Previously used term:
Headache attributed to isolated CNS angiitis or granulomatous CNS angiitis.
Headache caused by and symptomatic of primary angiitis of the central nervous system. Headache is the dominant symptom of this disorder, but lacks specific features.
- Any new headache fulfilling criterion C
- Primary angiitis of the central nervous system (PACNS) has been diagnosed
- Evidence of causation demonstrated by either or both of the following:
- headache has developed in close temporal relation to other symptoms and/or clinical signs of onset of PACNS, or has led to the diagnosis of PACNS
- either or both of the following:
- a) headache has significantly worsened in parallel with worsening of PACNS
- b) headache has significantly improved in parallel with improvement in PACNS resulting from steroid and/or immunosuppressive treatment
- Not better accounted for by another ICHD-3 diagnosis1.
In particular, CNS infection, CNS neoplasia and reversible cerebral vasoconstriction syndrome have been excluded by appropriate investigations.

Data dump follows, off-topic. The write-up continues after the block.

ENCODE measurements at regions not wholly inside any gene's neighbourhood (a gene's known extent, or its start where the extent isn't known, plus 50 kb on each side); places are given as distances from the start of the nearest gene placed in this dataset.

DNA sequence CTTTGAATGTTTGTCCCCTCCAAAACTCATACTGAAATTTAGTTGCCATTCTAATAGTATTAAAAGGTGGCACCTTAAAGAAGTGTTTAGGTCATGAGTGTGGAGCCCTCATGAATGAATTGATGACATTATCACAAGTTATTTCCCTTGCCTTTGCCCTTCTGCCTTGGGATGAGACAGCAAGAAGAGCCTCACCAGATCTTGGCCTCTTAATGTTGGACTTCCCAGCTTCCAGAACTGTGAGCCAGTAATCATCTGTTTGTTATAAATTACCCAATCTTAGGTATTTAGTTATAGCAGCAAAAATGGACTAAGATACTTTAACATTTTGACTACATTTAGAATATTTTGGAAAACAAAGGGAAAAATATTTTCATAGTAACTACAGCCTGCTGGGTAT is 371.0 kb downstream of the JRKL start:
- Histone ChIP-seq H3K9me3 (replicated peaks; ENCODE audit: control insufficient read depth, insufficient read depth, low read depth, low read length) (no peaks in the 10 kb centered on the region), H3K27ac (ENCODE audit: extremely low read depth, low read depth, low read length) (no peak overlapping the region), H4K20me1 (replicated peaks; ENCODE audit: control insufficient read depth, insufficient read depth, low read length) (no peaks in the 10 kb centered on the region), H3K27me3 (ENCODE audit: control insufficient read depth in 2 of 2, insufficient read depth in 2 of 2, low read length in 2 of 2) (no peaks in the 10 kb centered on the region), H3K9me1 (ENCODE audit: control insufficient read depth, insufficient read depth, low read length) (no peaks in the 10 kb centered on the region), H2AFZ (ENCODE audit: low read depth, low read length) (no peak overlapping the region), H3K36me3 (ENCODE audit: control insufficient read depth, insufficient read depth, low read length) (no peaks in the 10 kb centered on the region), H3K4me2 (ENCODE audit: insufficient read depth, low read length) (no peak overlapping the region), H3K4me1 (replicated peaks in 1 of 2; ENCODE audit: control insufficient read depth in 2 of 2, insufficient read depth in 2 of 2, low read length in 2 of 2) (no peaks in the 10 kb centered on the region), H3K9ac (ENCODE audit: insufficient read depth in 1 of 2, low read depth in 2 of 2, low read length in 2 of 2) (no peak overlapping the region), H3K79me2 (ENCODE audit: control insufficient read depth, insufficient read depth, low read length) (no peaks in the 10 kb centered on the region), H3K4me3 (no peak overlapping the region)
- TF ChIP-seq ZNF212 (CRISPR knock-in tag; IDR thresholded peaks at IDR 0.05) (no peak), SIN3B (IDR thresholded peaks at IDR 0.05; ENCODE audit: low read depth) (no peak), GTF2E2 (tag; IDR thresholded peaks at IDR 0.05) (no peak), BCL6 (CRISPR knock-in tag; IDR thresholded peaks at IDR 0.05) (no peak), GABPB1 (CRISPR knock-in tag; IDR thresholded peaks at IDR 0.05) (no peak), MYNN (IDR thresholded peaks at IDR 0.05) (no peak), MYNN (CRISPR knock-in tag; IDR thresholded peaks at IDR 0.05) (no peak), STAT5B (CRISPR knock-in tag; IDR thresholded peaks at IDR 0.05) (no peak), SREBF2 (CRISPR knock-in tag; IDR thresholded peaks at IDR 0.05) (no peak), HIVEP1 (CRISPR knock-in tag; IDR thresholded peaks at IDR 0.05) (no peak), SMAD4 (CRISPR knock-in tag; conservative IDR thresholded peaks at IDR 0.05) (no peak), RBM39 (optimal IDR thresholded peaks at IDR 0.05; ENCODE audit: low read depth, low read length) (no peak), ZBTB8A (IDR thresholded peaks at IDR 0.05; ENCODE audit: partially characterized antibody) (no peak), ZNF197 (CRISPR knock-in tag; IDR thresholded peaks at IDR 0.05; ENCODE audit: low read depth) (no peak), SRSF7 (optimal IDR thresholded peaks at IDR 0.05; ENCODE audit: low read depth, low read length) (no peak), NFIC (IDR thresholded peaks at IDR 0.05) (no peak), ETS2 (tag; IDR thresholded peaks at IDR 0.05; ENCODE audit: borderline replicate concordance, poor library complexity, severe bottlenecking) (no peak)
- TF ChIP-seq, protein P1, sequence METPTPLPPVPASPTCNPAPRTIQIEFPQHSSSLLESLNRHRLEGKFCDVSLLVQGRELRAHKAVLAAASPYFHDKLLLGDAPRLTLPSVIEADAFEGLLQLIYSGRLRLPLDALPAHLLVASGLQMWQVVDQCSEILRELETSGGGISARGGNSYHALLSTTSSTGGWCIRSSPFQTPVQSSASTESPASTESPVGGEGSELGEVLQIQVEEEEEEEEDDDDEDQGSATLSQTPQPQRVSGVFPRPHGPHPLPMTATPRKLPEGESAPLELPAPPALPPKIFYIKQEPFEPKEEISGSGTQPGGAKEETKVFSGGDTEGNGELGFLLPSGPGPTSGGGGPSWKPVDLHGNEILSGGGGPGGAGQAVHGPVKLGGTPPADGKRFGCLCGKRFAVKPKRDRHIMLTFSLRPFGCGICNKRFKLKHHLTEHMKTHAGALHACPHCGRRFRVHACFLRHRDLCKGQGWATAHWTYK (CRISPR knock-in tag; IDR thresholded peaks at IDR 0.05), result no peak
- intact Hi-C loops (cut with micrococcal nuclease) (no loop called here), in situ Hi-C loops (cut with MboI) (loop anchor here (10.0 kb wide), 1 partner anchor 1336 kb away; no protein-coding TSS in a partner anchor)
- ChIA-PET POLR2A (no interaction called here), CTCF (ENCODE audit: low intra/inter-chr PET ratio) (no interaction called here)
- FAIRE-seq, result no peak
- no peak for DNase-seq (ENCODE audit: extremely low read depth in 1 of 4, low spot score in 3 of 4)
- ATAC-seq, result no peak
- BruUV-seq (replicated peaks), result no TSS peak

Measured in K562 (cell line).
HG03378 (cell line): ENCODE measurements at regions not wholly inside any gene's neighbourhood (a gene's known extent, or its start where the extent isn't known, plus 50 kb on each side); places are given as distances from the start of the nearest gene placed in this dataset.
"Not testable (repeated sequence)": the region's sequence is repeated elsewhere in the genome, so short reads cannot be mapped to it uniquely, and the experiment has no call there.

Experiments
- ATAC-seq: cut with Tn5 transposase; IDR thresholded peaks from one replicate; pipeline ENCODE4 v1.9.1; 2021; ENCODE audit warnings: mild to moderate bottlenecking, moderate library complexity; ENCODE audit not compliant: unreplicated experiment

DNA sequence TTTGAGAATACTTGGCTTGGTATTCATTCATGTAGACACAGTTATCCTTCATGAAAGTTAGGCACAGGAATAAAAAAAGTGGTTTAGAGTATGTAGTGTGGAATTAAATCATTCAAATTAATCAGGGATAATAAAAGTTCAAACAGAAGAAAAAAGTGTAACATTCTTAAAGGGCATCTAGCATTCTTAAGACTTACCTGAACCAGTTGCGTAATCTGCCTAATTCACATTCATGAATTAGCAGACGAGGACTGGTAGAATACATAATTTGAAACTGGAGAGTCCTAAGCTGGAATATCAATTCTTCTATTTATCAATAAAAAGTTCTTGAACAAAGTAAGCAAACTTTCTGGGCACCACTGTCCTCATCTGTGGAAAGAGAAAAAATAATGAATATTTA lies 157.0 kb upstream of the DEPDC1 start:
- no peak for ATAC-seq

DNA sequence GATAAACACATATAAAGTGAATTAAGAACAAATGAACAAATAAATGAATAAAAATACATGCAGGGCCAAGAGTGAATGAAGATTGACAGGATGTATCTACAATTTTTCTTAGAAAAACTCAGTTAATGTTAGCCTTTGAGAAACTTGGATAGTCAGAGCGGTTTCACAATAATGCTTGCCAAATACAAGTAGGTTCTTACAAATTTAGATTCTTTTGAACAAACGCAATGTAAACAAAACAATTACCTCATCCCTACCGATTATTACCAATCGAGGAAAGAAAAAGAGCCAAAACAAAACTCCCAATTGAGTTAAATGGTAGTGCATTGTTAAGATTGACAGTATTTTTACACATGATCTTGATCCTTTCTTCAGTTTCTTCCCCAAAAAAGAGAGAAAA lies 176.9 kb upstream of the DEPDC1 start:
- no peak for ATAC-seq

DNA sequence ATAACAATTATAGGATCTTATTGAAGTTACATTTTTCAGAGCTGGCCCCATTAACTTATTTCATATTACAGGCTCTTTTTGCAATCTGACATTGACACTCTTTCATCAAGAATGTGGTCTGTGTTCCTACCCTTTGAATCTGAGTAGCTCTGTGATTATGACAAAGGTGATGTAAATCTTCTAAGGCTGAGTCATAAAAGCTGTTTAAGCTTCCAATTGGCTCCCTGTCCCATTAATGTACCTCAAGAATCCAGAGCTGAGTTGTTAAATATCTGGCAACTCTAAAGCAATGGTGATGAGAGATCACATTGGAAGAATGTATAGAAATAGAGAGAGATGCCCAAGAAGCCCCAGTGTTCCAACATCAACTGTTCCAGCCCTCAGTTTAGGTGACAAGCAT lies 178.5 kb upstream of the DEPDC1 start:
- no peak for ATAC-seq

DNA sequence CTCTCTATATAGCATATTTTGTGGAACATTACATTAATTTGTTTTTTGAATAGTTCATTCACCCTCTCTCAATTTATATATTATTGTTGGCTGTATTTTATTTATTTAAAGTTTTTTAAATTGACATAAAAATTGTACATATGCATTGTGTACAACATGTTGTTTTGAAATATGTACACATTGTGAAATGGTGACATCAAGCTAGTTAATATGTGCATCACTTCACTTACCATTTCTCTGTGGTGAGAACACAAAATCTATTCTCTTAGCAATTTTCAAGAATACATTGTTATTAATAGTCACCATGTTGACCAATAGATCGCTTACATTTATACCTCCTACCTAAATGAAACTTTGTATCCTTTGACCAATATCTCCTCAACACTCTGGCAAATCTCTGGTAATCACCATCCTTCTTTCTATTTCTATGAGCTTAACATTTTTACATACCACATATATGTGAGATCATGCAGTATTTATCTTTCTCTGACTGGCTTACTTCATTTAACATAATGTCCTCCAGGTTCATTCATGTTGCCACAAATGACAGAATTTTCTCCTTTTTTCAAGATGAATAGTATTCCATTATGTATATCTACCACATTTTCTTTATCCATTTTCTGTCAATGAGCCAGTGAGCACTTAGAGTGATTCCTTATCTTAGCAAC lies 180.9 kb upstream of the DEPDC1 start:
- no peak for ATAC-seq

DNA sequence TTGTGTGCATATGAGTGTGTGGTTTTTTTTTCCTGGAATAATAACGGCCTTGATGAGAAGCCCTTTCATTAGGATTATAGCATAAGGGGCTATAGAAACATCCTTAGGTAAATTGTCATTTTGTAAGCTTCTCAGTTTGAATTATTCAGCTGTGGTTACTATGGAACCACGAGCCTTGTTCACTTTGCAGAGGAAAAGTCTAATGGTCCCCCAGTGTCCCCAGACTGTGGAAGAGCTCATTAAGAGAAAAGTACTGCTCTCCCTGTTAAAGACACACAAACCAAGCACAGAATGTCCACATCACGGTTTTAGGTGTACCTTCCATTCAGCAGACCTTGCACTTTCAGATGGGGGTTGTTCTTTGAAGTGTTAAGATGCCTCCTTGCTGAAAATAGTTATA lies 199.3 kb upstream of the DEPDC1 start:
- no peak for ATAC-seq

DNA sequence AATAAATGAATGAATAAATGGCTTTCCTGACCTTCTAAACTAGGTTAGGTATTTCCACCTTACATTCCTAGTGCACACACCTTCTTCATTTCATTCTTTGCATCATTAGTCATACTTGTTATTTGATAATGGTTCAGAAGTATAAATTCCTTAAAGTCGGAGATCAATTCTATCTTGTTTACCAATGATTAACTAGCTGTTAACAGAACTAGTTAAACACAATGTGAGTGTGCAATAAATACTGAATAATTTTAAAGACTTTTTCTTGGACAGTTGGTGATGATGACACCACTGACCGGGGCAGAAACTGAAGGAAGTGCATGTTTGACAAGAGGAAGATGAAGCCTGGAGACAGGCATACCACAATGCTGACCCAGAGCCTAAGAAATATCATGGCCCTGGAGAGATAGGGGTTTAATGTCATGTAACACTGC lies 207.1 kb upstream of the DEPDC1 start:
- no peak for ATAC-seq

Headache is the dominant symptom in CNS angiitis (either primary or secondary). It is present in 50-80% of cases according to the diagnostic methods used, respectively angiography and histology. Nevertheless it has no specific features and is therefore of little diagnostic value until other signs are present, such as focal deficits, seizures, altered cognition or disorders of consciousness. However, the absence of both headache and CSF pleocytosis makes CNS angiitis unlikely.
Primary angiitis of the central nervous system (PACNS) can present with angiographic findings quite similar to those of reversible cerebral vasoconstriction syndrome (RCVS), including multifocal stenosis of the intracranial arteries; recurrent thunderclap headaches should suggest a diagnosis of RCVS and not PACNS.
The pathogenesis of 6.4.2 Headache attributed to primary angiitis of the central nervous system is multifactorial: inflammation, stroke (ischaemic or haemorrhagic), raised intracranial pressure and/or subarachnoid haemorrhage.
The effect of treatment is far less dramatic than in 6.4.1 Headache attributed to giant cell arteritis. Histologically proven primary CNS angiitis remains a serious and not infrequently lethal condition.